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The University of Southampton
Global Network for Anti-Microbial Resistance and Infection Prevention

Antimicrobial resistance and ethics in the wider world

NAMRIP member Dr A.M. Viens is Director of the Centre for Health, Ethics and Law (HEAL)

Antibiotic stewardship, within appropriate ethical, legal and governance mechanisms, is vital. We must devise effective new practices and technologies that can be readily adopt. This requires our understanding of the people, the scenario (be it food production, industry, cleaning services or in the office managing any of these), and of the roles of humans, livestock and other microbe hosts.

AMR is an ethical issue

Dr A. M. Viens co-author, with Dr Jasper Littman (Institute of Experimental Medicine, Christian-Albrechts University Kiel) of a 2015 article: The Ethical Significance of Antimicrobial Resistance, argues, together with his co-author that Antimicrobial Resistance is not purely a technical or medical problem. It presents us with a broad range of ethical problems that must be addressed as part of a successful policy response to emerging drug resistance. It requires contributions from citizens, ethicists, policy makers, practitioners and industry to solve it, involving, as it does, problems like the reservoirs for resistant bacteria created by the fact that around half of the world’s production of antibiotics is still used in animal and fish farming; and the practice in countries where the prohibitive cost of prescribed antibiotics has led to unregulated over-the-counter sales resulting in their uncontrolled use.

Growing awareness of AMR

For years AMR was thought to be a matter for medical and microbiological experts, but it is now recognized that biological, behavioural, economic, environmental and social factors all contribute to its production and propagation. As a result, this raises important ethical and legal questions. There is now is now a much wider public awareness of the threat it poses via initiatives like the ‘Be an Antibiotic Guardian’ campaign, which everyone can join.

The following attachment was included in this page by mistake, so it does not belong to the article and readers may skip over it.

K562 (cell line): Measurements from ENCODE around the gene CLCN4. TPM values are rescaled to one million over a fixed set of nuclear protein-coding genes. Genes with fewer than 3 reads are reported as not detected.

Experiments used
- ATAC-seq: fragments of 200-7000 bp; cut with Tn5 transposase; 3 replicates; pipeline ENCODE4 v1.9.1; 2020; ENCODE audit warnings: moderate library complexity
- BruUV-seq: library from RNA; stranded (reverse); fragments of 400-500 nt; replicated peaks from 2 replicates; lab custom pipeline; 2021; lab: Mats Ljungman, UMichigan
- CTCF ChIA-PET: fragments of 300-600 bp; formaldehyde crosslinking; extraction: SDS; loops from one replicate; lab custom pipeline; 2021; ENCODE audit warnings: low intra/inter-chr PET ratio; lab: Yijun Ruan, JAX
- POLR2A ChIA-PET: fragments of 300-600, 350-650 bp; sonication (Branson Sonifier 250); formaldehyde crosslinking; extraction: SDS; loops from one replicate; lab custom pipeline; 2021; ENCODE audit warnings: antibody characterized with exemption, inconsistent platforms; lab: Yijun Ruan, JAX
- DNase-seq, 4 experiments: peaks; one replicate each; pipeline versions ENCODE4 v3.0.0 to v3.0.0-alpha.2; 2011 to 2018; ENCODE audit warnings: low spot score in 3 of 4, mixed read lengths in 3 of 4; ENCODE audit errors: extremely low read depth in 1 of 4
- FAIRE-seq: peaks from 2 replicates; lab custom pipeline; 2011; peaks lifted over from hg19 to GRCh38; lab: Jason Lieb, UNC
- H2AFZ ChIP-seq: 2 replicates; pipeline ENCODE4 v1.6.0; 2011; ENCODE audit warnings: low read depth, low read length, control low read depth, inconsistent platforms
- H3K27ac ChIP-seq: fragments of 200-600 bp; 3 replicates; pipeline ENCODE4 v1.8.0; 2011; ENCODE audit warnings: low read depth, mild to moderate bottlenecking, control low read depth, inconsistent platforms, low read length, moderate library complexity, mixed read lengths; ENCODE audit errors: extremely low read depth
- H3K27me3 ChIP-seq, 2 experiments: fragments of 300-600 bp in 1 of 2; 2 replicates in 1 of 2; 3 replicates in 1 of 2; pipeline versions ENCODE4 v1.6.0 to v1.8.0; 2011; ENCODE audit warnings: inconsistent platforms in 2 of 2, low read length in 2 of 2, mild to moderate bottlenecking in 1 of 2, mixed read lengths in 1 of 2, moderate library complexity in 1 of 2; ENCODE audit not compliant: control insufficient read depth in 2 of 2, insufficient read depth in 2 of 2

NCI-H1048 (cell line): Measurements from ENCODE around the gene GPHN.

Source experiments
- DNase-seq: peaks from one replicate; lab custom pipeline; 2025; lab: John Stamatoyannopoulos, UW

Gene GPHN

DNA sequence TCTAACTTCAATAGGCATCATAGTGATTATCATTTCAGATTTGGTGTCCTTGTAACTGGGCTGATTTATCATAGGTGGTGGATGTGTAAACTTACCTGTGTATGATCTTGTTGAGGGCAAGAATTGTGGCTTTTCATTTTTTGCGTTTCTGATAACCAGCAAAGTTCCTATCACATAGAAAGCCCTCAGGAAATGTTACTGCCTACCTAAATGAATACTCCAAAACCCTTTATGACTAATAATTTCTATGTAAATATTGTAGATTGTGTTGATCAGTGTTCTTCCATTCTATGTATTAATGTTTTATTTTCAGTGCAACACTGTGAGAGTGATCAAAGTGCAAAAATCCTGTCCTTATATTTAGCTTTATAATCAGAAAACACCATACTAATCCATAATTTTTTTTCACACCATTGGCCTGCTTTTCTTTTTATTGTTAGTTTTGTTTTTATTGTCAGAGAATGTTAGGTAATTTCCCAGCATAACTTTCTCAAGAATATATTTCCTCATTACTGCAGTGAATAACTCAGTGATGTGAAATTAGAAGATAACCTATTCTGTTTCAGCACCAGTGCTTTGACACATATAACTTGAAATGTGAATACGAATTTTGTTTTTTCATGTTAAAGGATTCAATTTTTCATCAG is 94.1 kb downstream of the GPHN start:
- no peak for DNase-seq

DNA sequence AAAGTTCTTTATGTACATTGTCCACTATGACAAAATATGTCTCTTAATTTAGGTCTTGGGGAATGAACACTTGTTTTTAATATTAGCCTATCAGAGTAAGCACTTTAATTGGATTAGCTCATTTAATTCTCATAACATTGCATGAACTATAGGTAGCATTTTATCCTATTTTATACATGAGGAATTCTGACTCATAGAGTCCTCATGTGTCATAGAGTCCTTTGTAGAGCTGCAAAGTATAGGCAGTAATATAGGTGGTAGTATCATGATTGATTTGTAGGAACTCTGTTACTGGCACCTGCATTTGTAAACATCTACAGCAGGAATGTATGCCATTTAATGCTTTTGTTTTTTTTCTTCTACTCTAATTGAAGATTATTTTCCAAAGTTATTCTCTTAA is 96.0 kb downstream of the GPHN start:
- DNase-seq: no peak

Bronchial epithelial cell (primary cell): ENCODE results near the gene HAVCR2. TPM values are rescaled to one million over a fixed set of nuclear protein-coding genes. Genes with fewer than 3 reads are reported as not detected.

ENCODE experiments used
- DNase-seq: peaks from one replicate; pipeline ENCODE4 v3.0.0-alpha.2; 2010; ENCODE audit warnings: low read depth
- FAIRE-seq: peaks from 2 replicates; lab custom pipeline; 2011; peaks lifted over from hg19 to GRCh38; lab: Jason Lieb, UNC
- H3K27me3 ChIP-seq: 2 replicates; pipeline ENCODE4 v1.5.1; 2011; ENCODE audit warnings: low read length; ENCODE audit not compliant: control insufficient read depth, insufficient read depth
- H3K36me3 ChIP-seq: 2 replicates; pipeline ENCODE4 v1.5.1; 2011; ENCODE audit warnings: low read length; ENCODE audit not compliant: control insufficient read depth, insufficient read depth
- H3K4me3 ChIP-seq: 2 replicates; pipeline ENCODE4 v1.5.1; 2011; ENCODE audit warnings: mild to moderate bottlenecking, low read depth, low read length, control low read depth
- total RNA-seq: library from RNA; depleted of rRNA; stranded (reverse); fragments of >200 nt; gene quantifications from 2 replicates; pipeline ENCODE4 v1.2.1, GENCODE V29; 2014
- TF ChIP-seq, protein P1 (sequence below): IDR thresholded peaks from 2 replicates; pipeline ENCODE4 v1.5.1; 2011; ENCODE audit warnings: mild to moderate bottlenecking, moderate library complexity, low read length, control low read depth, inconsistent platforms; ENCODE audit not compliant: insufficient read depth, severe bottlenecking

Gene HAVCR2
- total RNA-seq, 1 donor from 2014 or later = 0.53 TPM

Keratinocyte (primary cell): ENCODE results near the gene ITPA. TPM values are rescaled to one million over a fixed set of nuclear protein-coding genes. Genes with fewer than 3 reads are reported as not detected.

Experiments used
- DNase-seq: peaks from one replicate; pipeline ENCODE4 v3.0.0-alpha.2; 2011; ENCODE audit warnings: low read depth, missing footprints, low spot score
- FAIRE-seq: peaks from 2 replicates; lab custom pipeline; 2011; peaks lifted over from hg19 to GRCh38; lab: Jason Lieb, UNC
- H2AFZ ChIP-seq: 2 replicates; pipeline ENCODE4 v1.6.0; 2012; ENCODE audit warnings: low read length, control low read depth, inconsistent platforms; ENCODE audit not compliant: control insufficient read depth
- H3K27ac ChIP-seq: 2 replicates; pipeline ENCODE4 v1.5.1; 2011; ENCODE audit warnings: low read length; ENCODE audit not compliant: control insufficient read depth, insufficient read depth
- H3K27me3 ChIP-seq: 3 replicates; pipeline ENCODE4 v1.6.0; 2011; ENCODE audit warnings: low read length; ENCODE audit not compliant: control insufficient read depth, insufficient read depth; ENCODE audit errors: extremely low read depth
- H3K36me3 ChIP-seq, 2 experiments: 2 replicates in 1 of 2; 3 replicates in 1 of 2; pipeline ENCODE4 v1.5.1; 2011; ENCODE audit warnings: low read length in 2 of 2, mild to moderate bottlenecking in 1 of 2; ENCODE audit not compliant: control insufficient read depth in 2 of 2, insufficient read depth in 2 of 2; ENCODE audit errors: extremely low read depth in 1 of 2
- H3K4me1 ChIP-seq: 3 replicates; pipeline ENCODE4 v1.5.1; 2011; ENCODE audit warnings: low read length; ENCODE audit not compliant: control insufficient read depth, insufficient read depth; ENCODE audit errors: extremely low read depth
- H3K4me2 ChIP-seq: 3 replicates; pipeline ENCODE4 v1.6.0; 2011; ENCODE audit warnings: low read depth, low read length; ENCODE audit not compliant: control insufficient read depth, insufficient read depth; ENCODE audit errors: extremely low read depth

What are the ethical issues?

AMR not just a problem that arises from the complications of treating infectious diseases; it is a complex, global challenge affecting the environment, human and animal health, agriculture and the economy. It puts current and future populations at risk. It is going to require a redistribution of resources and a balancing of benefits and burdens, which in turn forces us to make a number of individual and collective sacrifices—often for people thousands of kilometres away - and for future persons as yet not born. The issue includes questions about who is morally responsible for this predicament and whether ascriptions of blame or sanctions should affect who should bear the costs of putting it right.

NAMRIP member Dr A. M. Viens is Director of The Centre for Health Ethics and Law (HEAL) at the University of Southampton. HEAL draws together a range of scholars and practitioners from different disciplines to build upon the broad range of expertise in the field of health care within the University and across local health care services. Through its activities is aims to coordinate responses to public consultations in the field of health ethics and law. Read their blog and find out more

Suggested articles for further reading:- 

The ethical Significance of Antimicrobial Resistance


Is Antimicrobial Resistance a Slowly Emerging Disaster?




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